Most of the time, I couldn't tell if I was sweating or if the air was just sticking to me, but it was probably both. In the afternoon, the temperature would reach 86°F or so, and at night, it got down to about 72°F. Sunrise and sunset were at the same time all year.
Rats played the roles of squirrels as they scurried along the power lines, while smiling geckos scouted for ants from the living room walls. The steering wheel of my car was on the right side, which is also the side of the road that they drive on. Cheese was virtually nonexistent, but the fresh fish was incredible.
What does this have to do with a capo, you ask?
The only guitar that I brought to Micronesia was my acoustic/electric. It was all that I could carry on an airplane. I quickly learned that between the heat and the humidity, the climate in this place is not kind to musical instruments. Guitar strings corroded within a day or two, and the fretboard absorbed a lot of moisture from the air. Within a few months, the neck had started to noticeably bow.
I did not think to bring a truss rod wrench, nor did I really want to make any major adjustments to my guitar in this environment--so to compensate for the intonation being off, I started using a capo. Prior to this, it mostly just took up space in my guitar case, along with an old sock, a string winder and a bottle slide.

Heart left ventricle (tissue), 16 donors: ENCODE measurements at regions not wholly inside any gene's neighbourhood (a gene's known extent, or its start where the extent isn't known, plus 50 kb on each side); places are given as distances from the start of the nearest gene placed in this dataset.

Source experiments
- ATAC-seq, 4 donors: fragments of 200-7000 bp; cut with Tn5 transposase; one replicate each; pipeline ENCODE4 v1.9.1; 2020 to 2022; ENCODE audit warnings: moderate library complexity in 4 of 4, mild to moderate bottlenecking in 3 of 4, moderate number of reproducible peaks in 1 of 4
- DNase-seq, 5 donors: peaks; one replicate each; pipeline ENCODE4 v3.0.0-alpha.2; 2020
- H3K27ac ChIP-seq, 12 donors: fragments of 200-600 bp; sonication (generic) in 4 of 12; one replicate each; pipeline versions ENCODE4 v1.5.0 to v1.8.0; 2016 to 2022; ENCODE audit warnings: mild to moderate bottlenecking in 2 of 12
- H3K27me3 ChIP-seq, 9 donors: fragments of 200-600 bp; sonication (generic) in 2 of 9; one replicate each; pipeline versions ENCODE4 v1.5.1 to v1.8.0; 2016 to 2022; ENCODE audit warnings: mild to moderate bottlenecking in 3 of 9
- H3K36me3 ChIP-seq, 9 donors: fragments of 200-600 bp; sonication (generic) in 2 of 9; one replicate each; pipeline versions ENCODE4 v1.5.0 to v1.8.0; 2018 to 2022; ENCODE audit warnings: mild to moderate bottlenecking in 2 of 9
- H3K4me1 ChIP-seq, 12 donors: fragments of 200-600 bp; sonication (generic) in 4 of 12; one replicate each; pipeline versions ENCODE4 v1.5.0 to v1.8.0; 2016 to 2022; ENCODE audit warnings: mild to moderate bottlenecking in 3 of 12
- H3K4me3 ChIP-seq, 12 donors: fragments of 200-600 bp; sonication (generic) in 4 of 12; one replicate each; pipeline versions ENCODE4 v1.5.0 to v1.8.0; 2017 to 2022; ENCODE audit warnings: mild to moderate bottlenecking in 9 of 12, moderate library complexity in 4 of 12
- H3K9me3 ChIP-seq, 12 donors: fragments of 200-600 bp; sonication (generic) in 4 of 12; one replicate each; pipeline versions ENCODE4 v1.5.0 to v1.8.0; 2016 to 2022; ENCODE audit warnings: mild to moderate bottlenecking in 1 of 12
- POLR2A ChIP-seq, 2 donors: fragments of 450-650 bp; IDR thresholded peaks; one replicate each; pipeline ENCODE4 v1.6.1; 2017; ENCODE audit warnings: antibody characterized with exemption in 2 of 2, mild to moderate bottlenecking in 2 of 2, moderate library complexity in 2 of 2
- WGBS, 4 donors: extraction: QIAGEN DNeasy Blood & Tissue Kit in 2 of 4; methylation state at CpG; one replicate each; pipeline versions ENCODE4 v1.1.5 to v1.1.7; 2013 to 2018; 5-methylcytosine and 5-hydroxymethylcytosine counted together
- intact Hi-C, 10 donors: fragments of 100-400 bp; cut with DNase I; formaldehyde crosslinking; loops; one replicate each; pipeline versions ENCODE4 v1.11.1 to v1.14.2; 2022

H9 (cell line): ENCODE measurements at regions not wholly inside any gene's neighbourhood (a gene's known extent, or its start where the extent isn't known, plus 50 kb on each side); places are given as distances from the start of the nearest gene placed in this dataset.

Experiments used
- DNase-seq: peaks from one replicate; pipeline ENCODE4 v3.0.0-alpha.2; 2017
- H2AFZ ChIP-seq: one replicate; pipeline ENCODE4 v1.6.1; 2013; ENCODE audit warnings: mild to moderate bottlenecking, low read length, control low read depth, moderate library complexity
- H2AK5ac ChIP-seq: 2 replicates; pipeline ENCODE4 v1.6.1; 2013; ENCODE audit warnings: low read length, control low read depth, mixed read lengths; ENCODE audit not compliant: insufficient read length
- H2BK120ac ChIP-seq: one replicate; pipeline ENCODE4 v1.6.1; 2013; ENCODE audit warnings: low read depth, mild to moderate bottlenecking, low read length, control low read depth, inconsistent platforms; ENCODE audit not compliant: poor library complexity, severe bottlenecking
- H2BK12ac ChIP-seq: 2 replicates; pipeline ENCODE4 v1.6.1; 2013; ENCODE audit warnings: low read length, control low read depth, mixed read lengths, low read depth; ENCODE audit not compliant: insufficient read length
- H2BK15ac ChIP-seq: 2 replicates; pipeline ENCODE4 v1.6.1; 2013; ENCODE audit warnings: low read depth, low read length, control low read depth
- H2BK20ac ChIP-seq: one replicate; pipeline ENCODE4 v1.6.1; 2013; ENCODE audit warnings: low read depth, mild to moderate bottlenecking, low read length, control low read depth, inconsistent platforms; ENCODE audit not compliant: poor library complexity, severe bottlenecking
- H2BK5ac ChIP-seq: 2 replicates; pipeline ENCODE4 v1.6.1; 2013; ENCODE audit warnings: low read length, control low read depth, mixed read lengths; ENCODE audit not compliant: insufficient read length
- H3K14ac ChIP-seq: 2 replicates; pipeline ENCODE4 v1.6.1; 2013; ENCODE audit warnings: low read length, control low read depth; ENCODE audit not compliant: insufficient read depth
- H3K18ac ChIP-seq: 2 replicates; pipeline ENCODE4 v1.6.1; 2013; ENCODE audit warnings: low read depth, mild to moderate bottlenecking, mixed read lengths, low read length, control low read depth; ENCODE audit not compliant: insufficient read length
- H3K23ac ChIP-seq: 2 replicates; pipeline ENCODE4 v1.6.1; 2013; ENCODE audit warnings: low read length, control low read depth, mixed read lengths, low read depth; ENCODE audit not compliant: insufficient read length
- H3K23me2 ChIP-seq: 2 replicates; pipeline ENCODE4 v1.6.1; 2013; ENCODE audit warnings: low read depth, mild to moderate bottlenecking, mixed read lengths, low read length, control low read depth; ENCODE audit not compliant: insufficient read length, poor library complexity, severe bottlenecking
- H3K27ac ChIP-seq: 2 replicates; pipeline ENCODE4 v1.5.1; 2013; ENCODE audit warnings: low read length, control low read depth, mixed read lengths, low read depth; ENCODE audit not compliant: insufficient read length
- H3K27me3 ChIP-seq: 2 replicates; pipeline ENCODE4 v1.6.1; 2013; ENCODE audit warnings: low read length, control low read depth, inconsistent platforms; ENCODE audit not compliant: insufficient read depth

Many of the songs that would later find their way onto my albums, particularly those that use a capo, started as riffs and chord progressions that I played on the back porch during the year that I lived on the island of Pohnpei. Examples include:
I'm sure there were others, but you get the idea. In most cases, it would be another six to ten years before I turned any of these "practice riffs" into fully realized songs. At the time, I wasn't really thinking about writing music. With no cell phones or televisions, where the electricity came by way of enormous diesel generators, playing guitar behind the house was just something to do. I kind of miss it sometimes.
By the time I left Micronesia, the pickguard on my guitar had almost completely slid off. Upon returning to the US, I had to take it off the rest of the way and then glue it back on, as well as make some significant adjustments with the truss rod. That said, I'm happy to report that the guitar still works perfectly fine. It is adventure-seasoned and well-traveled. I still use a capo quite a bit in my songwriting, too.
I guess if there's a point to any of this, it's that when I changed how I approached the instrument in order to adapt to this different environment, I came up with a bunch of stuff that sounded cool to me, which later became songs.
Change in Environment-> Learning to Adapt -> Finding Inspiration in the Unfamiliar -> Writing Lyrics to Fit the Music
Thus a song is born.